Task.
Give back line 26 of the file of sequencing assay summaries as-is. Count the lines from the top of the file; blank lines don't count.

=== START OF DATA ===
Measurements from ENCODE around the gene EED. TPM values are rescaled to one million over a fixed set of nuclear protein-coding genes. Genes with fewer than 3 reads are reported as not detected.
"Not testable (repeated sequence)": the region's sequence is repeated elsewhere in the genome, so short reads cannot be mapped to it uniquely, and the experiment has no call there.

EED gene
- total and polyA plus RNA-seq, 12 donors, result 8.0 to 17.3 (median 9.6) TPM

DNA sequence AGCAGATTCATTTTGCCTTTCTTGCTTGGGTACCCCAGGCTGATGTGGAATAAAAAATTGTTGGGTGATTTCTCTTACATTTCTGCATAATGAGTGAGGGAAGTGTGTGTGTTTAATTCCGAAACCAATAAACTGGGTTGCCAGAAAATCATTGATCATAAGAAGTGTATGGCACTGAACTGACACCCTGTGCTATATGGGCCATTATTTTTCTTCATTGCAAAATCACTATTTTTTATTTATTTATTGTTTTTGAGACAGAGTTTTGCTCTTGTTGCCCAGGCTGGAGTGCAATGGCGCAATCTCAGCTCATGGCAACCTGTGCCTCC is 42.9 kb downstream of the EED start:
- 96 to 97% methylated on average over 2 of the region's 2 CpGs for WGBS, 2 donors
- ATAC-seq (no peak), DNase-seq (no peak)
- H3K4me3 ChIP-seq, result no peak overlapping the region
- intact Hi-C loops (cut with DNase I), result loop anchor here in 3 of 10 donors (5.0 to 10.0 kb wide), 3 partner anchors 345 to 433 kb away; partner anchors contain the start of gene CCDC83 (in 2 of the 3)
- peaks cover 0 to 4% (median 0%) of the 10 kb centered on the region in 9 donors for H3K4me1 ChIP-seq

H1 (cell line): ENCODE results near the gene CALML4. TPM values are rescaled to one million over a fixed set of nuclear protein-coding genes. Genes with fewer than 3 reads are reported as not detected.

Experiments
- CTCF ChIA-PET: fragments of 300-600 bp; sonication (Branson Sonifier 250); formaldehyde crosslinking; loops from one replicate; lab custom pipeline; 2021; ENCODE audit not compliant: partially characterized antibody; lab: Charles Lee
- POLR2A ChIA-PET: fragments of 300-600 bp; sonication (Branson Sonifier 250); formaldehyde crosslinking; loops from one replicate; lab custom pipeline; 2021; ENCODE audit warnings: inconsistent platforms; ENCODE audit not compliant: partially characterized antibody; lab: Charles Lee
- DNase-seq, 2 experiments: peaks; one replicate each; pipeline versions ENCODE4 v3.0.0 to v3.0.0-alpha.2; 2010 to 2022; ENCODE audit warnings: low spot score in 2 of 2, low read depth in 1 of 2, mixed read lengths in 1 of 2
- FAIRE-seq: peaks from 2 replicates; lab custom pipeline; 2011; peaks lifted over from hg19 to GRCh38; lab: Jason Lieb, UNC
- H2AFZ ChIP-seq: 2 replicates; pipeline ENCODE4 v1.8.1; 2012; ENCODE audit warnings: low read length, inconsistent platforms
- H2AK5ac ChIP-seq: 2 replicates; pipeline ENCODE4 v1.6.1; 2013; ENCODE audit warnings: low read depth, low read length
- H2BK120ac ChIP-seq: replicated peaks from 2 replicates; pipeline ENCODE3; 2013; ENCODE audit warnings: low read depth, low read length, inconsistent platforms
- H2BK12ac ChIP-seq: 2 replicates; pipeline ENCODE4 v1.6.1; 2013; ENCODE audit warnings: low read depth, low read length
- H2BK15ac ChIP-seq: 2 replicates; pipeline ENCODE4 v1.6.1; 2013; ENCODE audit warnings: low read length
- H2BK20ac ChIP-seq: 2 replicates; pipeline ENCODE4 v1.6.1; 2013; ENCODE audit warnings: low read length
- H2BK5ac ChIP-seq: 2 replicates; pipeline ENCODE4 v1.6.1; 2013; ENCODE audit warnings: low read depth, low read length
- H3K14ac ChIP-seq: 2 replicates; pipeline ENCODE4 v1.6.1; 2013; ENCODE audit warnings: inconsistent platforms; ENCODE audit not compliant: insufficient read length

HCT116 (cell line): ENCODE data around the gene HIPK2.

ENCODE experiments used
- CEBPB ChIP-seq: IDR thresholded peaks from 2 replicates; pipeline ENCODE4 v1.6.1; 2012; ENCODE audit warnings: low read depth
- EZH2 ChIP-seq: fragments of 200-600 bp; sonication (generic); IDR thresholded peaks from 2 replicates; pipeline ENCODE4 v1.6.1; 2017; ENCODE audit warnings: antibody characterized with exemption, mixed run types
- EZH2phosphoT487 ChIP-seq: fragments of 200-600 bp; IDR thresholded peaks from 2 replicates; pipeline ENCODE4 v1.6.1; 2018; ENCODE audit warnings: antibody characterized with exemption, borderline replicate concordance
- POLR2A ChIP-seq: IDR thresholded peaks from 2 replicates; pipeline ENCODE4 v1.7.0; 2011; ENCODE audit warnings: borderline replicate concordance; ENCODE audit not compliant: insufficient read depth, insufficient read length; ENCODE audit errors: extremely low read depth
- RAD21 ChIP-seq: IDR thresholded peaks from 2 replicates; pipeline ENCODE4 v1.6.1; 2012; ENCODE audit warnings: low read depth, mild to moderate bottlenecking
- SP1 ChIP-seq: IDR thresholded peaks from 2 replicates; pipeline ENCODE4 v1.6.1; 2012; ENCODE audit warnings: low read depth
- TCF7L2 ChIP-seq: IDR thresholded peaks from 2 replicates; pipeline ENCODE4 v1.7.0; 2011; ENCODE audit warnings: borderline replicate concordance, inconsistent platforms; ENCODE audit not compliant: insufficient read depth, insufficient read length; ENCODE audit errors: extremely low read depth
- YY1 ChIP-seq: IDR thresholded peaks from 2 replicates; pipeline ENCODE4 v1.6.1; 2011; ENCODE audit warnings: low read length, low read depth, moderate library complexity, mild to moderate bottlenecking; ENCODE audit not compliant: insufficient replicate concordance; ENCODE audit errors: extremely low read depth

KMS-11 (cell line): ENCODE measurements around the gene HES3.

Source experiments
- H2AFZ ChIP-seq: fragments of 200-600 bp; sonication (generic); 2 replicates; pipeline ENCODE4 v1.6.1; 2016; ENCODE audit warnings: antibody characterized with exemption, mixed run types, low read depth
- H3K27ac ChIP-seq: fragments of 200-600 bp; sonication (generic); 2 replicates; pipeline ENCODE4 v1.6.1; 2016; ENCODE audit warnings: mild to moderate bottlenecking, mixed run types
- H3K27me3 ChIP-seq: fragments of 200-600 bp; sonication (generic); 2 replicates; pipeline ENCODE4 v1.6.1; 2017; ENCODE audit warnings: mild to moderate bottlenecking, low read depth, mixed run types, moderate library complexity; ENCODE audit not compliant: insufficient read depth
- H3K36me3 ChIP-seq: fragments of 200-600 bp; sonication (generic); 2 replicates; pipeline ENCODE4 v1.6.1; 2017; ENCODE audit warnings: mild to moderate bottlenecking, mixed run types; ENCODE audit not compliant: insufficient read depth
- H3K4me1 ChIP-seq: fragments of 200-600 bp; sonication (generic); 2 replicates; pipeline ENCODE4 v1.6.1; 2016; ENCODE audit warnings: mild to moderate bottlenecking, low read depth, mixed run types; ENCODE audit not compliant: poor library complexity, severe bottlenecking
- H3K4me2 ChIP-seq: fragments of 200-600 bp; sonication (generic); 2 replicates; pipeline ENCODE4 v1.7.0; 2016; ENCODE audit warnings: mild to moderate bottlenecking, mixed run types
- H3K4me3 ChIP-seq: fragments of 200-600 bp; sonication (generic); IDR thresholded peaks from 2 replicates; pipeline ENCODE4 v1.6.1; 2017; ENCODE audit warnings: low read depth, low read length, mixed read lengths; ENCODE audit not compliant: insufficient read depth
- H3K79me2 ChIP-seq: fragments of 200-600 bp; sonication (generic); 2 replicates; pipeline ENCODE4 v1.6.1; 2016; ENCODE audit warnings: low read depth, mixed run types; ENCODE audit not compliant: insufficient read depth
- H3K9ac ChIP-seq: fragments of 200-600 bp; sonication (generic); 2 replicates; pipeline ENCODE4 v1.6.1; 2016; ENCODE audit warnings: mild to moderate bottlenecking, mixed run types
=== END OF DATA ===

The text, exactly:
ENCODE experiments used